Source Identification
The source identification step is used for excluding sources when the background in the images at each pattern position is estimated. The images at each pattern position are searched for pixels suspected to contain signal from a source. The median signal level in the image is computed and pixels that are more than 4.5σ above the median are considered as candidates. Spurious results, such as pixels containing cosmic-ray hits, are filtered out by searching neighboring pixels and only retaining those candidates that have two or more neighbors that are also above the threshold. The DQ flag of the source-affected pixels is then set to 1024.
Background Estimation and Removal
A constant background signal level, which is estimated from the images themselves is removed from the images at each pattern position as follows.
With chop patterns, the median and average deviation of the signal in the image at each chop position is computed. In addition to excluding bad and source-flagged pixels, the calculation of the median also uses iterative sigma-clipping to reject outliers.
With dither-only patterns, or with multiple-exposure single pointings, the median and average deviation of each target image is computed. The result for each image is compared to the background estimate provided by calnica, which is (in principle) stored in the backest1 header keyword of each image. The value computed by calnicb is accepted if it is less than 5σ deviant from that of calnica, otherwise the calnicb value is assumed to be biased by the presence of sources and the calnica value is substituted for it. Note, however, that normally the value of backest1 would be populated by the BACKCALC step of calnica, which has not been implemented (see Section 3.3.2). Therefore ordinarily backest1 has value 0.0, and in this case the background value computed by calnicb is always used, unless the user has manually set backest1 to some non-zero value.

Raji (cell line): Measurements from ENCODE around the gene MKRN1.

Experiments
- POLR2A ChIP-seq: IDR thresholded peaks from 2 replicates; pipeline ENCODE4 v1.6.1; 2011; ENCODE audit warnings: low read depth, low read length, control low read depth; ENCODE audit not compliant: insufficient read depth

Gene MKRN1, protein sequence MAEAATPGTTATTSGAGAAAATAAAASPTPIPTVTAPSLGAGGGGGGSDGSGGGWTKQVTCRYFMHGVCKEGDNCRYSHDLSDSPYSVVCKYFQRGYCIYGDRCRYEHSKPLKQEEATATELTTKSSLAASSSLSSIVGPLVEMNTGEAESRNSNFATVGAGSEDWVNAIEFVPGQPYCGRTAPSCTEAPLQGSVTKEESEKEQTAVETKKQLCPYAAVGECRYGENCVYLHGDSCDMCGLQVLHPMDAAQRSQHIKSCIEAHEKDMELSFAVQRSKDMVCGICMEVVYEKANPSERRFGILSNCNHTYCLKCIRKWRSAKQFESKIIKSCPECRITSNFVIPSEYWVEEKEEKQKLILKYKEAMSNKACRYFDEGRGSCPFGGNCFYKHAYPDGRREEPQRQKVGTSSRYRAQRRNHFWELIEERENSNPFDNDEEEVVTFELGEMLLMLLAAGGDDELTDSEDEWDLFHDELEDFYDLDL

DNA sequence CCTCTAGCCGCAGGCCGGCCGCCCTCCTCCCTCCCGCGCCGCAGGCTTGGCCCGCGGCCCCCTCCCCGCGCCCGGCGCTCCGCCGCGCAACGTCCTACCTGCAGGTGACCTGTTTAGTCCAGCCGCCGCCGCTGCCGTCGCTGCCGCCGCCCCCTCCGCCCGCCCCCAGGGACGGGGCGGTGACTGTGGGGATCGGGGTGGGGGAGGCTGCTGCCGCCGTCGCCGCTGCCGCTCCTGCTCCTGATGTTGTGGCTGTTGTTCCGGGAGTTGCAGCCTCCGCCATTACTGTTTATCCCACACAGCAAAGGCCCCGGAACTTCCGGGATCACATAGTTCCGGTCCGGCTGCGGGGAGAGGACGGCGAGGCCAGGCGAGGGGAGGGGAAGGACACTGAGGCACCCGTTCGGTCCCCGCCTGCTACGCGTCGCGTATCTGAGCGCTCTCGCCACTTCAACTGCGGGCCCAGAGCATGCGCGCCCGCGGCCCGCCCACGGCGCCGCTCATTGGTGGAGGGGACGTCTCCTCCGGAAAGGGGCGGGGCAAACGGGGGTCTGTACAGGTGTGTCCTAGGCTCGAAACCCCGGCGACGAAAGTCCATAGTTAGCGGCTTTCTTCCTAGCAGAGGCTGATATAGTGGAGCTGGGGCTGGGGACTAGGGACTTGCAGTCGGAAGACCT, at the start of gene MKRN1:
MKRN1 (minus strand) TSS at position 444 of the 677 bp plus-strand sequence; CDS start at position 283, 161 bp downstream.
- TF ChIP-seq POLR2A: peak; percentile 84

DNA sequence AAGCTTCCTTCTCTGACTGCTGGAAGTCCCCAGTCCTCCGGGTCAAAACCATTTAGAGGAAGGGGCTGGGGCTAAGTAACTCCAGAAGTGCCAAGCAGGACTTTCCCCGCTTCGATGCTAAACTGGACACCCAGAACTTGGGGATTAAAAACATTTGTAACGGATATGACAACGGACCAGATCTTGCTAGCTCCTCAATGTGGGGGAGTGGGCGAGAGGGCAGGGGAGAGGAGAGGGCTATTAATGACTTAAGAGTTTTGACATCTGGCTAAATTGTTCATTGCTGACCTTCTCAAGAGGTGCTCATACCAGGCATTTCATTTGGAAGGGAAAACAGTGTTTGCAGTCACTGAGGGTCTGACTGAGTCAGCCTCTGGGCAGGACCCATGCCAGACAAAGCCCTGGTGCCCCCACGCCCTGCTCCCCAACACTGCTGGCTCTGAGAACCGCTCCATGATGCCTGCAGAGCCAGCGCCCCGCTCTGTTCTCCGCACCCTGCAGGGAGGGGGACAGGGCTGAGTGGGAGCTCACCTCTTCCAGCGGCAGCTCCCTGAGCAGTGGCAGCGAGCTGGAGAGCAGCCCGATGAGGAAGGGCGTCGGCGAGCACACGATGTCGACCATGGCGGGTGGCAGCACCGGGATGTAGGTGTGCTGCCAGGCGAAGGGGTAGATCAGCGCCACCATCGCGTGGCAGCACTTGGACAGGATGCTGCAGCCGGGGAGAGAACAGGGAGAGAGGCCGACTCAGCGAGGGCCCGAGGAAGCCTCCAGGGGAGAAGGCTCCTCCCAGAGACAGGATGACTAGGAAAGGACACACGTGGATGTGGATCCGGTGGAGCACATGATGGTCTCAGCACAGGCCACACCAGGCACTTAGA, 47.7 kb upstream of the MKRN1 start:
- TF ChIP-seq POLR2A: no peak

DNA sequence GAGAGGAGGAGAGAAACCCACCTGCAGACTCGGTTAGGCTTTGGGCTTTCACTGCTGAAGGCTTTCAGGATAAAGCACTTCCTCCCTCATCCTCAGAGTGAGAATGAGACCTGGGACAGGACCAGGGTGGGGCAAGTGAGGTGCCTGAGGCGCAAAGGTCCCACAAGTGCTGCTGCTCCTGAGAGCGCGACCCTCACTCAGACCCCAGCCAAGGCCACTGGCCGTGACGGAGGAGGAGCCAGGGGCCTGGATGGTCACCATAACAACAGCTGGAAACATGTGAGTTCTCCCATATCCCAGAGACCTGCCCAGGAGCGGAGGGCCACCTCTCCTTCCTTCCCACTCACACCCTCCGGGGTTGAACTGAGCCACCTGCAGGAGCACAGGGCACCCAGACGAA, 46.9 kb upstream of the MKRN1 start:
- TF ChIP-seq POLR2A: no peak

The global constant background signal is computed by taking the mean of the background values for each image, again, using iterative sigma-clipping to reject outliers.
With dither-only patterns, the user has the option of subtracting the individual background values computed for each image from themselves rather than computing and subtracting a global mean background value. This option is controlled by the meanbkg task parameter for calnicb. The default value, “yes”, indicates that the global mean is to be used.
Mosaic Construction
Mosaic (MOS) images are created for each independent pointing within the pattern. For example, a combination DITHER-CHOP pattern will produce one mosaic image out of the dithered pattern at each CHOP location on the sky. Each mosaic image is created as follows:
The relative offsets between images within the mosaic are computed from their WCS information and refined using cross-correlation (as in the case of multiple exposures at each pattern position; see “Combination of Multiple Exposures”). The first image in the list for each mosaic is used as a reference image.
An empty mosaic image is created with x and y dimensions large enough to encompass the maximum offsets in each direction.
Pixel values in the mosaic image are populated by combining samples from overlapping images. The individual images are aligned using bilinear interpolation and the value at a given mosaic pixel location is computed from the error-weighted mean of the samples at that location. Samples flagged as bad are excluded and, if three or more samples are present, iterative sigma-clipping is used to reject remaining outliers. The number of samples retained for a given pixel and their total integration time is recorded in the SAMP and TIME images, respectively. If all samples are rejected for a pixel, the mosaic image SCI, ERR, SAMP, and TIME values are set to zero and a combination of all DQ flags is retained.